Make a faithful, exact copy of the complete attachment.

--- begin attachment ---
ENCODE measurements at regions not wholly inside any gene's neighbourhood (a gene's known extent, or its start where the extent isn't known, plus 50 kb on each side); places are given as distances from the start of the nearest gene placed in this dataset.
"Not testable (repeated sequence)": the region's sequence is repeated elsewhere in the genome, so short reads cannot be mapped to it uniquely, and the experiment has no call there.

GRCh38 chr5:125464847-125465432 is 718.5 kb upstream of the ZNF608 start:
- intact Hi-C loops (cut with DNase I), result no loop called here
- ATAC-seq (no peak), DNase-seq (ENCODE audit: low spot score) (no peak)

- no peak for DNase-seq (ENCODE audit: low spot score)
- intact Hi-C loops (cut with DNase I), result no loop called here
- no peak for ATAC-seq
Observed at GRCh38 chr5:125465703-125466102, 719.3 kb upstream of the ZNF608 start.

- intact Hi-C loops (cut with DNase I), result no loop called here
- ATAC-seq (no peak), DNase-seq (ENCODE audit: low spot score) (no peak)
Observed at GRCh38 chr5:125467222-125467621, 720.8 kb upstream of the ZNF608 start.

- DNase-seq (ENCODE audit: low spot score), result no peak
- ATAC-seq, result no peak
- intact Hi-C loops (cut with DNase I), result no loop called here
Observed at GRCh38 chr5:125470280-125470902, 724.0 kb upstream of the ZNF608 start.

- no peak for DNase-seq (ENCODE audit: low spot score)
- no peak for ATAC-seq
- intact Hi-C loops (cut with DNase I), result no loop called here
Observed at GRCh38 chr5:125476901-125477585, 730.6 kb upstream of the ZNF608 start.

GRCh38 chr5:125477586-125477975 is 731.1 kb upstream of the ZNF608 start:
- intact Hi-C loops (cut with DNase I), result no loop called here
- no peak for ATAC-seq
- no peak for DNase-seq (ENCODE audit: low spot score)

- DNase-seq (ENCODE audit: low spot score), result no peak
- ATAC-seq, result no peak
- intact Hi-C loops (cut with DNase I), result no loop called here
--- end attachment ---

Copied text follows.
ENCODE measurements at regions not wholly inside any gene's neighbourhood (a gene's known extent, or its start where the extent isn't known, plus 50 kb on each side); places are given as distances from the start of the nearest gene placed in this dataset.
"Not testable (repeated sequence)": the region's sequence is repeated elsewhere in the genome, so short reads cannot be mapped to it uniquely, and the experiment has no call there.

GRCh38 chr5:125464847-125465432 is 718.5 kb upstream of the ZNF608 start:
- intact Hi-C loops (cut with DNase I), result no loop called here
- ATAC-seq (no peak), DNase-seq (ENCODE audit: low spot score) (no peak)

- no peak for DNase-seq (ENCODE audit: low spot score)
- intact Hi-C loops (cut with DNase I), result no loop called here
- no peak for ATAC-seq
Observed at GRCh38 chr5:125465703-125466102, 719.3 kb upstream of the ZNF608 start.

- intact Hi-C loops (cut with DNase I), result no loop called here
- ATAC-seq (no peak), DNase-seq (ENCODE audit: low spot score) (no peak)
Observed at GRCh38 chr5:125467222-125467621, 720.8 kb upstream of the ZNF608 start.

- DNase-seq (ENCODE audit: low spot score), result no peak
- ATAC-seq, result no peak
- intact Hi-C loops (cut with DNase I), result no loop called here
Observed at GRCh38 chr5:125470280-125470902, 724.0 kb upstream of the ZNF608 start.

- no peak for DNase-seq (ENCODE audit: low spot score)
- no peak for ATAC-seq
- intact Hi-C loops (cut with DNase I), result no loop called here
Observed at GRCh38 chr5:125476901-125477585, 730.6 kb upstream of the ZNF608 start.

GRCh38 chr5:125477586-125477975 is 731.1 kb upstream of the ZNF608 start:
- intact Hi-C loops (cut with DNase I), result no loop called here
- no peak for ATAC-seq
- no peak for DNase-seq (ENCODE audit: low spot score)

- DNase-seq (ENCODE audit: low spot score), result no peak
- ATAC-seq, result no peak
- intact Hi-C loops (cut with DNase I), result no loop called here